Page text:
This time of year is filled with celebration vibes, and a wagon load of well-intentioned advice. People are either walking a graduation line or down a wedding aisle. Tables are laden with iced cakes, floral arrangements and congratulation cards scribbled with lines of well-wishes and advice.
I tried to compile a list of sound, excellent, life-skill advice for this week’s column. But, all that came to mind were the reams of terrible advice I received from well-meaning people. What follows is bad advice for good people.
“That plaid couch is so you.” No, it is not you. You are a colorful being with many textures and patterns. Do not define yourself by a patterned fabric that you will be stuck with for the next decade. Avoid print-patterned furniture at all costs, because, five years from now you will abhor that plaid couch and wish you had saved yourself some hard-earned cash by going with a neutral tone futon and a few sporty throw pillows.
“Say yes to everything for one year.” No. Do not say yes to everything. In college I had a semi-roommate who convinced me to say yes to every opportunity, including dating, for one year. Here’s how that year went: fencing lessons, banana-flavored everything, ballroom dancing, a plaid couch, a tense moment at gunpoint on a beach in Mexico, 37 awkward dates wherein I learned what I definitely did not want in a life-partner, and a brown paper bag filled with 52 ska CDs. I don’t even like ska. The only high point of that year was learning a few parrying techniques that I’ve never used again.
“Make direct eye contact to show confidence.” Eh … within reason. Half of the uncomfortable situations in my life have occurred because I made direct eye contact and the person on the receiving end mistook the look for one of interest. This has led to several marriage proposals from complete strangers, an offer to kick my assets, unwanted windshield cleaning at stoplights, and TMI from seatmates on trains, planes and automobiles.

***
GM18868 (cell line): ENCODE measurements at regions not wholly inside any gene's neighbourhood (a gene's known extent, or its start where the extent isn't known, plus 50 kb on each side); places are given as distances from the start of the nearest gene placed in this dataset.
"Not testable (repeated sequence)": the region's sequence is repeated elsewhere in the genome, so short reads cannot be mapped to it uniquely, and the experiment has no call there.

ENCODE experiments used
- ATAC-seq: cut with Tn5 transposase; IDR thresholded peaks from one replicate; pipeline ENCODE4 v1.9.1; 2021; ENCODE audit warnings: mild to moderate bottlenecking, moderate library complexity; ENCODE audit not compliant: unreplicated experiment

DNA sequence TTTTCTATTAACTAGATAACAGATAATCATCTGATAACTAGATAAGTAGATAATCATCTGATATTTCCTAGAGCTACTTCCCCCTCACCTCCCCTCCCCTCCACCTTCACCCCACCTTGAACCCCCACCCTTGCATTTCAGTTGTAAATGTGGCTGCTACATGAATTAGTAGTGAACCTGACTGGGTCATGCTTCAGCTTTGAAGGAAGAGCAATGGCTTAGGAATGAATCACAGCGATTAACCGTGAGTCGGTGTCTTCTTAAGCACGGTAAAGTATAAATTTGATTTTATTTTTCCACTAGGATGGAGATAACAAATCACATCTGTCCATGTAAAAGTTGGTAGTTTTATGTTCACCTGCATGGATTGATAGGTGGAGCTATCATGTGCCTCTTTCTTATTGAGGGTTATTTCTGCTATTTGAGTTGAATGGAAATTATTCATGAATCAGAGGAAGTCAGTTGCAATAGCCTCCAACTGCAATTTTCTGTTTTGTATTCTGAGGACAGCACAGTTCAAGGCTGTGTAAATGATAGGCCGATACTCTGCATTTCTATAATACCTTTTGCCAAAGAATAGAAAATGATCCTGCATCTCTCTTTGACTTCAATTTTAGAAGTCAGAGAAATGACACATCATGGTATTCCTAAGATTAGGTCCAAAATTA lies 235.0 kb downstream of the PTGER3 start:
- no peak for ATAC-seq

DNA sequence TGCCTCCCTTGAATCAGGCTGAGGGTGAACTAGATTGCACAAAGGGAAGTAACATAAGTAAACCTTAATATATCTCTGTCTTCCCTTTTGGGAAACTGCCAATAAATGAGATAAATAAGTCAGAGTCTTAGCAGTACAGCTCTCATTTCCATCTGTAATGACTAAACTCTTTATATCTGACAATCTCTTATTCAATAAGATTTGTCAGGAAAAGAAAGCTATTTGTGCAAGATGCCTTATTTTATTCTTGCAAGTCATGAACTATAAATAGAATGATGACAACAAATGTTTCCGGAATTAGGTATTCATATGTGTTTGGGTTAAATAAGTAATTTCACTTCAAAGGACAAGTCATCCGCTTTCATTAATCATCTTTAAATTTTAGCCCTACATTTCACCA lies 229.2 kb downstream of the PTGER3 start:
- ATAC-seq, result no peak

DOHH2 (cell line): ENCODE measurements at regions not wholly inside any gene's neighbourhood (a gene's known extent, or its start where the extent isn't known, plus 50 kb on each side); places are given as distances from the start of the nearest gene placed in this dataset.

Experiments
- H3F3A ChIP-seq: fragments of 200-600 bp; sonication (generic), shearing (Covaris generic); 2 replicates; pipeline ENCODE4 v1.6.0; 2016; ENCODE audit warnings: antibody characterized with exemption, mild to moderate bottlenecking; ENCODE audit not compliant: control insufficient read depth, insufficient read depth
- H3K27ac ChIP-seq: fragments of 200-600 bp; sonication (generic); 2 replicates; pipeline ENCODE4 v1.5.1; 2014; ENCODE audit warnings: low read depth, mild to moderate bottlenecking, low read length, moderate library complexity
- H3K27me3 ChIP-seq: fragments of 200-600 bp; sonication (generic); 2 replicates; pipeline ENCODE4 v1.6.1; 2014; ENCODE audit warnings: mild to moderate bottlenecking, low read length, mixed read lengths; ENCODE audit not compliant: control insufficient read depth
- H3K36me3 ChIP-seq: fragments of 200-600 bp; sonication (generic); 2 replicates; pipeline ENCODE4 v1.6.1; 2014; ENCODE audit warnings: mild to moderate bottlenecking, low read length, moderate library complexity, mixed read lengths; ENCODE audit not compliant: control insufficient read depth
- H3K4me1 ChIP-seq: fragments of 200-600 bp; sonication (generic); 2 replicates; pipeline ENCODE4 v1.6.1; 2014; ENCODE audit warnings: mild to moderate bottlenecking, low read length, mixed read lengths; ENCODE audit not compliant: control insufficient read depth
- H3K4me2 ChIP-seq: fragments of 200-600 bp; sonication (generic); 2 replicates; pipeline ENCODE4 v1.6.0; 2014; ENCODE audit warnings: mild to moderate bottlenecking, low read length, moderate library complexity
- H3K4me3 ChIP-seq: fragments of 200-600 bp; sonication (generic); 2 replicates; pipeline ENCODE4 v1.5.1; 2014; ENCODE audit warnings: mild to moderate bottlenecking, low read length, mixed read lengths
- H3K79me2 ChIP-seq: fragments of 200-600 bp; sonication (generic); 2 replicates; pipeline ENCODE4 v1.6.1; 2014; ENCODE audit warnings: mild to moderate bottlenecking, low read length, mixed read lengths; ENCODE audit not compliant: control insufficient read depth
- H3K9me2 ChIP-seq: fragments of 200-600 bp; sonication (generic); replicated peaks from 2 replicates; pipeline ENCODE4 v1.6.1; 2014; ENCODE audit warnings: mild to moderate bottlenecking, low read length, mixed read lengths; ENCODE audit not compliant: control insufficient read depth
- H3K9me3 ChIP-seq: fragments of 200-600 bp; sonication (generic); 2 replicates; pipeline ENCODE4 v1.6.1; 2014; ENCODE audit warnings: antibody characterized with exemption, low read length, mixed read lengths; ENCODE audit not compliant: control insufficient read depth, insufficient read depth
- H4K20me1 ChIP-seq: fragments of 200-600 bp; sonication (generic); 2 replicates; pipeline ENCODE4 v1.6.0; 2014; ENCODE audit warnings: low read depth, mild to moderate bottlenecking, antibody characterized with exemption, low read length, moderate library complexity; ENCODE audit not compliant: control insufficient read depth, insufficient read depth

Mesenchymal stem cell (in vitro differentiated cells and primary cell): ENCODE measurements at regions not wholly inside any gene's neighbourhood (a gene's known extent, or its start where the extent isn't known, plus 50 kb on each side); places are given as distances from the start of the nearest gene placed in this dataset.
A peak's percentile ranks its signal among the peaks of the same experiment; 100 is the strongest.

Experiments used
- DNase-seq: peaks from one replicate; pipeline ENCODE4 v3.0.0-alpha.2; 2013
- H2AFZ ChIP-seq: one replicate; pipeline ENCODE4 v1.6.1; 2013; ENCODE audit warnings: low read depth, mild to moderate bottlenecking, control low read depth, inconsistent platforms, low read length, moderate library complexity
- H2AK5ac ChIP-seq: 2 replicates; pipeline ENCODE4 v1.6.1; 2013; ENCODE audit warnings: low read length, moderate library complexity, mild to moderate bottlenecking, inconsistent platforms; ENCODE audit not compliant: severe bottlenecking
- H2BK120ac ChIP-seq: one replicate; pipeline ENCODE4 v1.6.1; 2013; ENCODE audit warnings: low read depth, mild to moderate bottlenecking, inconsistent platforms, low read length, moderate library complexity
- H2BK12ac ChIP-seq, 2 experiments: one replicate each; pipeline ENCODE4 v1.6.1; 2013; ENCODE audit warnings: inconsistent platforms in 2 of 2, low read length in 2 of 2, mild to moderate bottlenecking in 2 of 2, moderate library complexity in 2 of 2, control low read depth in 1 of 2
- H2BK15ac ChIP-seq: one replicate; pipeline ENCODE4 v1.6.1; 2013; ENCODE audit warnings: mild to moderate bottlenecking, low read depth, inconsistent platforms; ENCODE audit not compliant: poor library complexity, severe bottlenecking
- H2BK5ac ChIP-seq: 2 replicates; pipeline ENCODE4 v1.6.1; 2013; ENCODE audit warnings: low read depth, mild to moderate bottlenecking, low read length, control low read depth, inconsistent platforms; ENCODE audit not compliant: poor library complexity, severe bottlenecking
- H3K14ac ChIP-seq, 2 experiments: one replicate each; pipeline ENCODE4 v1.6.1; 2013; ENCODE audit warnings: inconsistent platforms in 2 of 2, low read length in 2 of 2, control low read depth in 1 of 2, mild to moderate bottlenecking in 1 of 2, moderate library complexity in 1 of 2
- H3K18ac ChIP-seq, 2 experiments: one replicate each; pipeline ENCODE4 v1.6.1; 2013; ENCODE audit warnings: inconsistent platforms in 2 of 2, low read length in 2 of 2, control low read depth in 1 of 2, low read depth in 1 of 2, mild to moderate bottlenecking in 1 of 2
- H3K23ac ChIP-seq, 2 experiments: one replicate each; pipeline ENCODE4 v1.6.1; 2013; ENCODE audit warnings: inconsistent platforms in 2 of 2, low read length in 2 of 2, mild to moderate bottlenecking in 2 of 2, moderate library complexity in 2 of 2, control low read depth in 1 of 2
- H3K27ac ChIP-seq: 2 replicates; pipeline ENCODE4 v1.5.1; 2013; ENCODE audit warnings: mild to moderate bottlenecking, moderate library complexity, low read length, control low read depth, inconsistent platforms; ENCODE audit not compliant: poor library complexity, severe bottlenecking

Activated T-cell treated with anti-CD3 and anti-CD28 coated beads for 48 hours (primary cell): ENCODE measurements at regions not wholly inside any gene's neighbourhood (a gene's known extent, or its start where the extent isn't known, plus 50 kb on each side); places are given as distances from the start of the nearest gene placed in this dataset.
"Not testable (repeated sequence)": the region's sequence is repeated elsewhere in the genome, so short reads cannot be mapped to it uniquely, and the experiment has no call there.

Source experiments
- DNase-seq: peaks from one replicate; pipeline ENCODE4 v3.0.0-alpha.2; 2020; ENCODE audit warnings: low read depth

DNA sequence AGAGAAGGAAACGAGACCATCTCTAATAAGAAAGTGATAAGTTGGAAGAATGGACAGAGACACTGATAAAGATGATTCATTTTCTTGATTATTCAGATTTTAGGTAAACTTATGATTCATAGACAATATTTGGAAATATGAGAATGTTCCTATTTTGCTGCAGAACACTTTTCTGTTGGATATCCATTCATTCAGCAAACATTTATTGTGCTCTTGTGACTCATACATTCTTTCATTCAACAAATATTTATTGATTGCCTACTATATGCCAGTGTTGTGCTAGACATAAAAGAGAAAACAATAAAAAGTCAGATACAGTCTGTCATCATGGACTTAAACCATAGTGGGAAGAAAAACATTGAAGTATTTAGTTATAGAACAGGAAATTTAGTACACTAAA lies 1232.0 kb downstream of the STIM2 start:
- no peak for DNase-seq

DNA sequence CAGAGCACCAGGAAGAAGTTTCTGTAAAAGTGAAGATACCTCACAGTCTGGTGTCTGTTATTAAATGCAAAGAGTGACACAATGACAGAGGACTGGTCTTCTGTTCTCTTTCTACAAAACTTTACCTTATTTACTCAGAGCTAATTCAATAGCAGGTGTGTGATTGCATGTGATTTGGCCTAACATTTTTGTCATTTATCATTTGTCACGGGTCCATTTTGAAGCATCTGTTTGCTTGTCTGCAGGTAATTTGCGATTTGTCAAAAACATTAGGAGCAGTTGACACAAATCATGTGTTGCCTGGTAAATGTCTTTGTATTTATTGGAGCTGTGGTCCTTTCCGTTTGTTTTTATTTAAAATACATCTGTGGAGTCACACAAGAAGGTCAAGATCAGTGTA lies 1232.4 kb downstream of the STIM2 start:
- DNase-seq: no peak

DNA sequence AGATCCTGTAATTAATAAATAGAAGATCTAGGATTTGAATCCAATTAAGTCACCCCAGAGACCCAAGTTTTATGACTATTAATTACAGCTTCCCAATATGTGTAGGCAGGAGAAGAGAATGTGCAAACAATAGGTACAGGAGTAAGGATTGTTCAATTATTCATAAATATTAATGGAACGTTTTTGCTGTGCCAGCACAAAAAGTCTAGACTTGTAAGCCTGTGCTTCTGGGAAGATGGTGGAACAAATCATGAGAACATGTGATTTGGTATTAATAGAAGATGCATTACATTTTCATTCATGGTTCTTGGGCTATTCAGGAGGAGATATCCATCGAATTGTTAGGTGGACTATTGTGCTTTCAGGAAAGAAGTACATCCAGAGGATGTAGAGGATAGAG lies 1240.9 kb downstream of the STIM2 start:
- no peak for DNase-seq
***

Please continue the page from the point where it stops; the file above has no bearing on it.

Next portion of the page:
Charcoal-activated anything. Charcoal belongs in potting soil and barbecue pits, not in any body part with a mucus lining and surfaces sensitive to abrasives. Activated charcoal is used to treat drug overdoses. It works because drugs and toxins chemically bind to the charcoal and leave the body. It’s become more popular to take activated charcoal as a supplement, or for mild discomfort. According to WebMD, activated charcoal can cause gastrointestinal blockages, and will reduce or prevent absorption of other medications including pain killers, heart medication, asthma medication and anti-depressants. As an alternative to toothpaste, charcoal use is discouraged by scientific evidence. A recent study published in the British Dental Journal reveals findings that activated charcoal causes tooth decay and staining.
In other news you didn’t want to hear: The Pateros Super Stop gas station has declined to continue offering the Methow Valley News to customers. If you have an idea of a local distributor please email email@example.com.
There is a bright side! In an effort to support readers in the lower valley, Methow Valley News is offering a $5 discount on subscriptions to any Pateros address. This discount will be honored through the end of June 2019.